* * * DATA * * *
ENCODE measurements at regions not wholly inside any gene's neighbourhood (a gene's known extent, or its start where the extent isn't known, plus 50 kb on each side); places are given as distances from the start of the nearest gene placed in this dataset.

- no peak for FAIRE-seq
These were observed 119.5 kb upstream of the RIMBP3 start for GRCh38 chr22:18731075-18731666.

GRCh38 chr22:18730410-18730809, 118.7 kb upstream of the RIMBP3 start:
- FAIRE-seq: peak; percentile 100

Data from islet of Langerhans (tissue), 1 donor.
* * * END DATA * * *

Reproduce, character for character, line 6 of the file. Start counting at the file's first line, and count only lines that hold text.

Data from islet of Langerhans (tissue), 1 donor.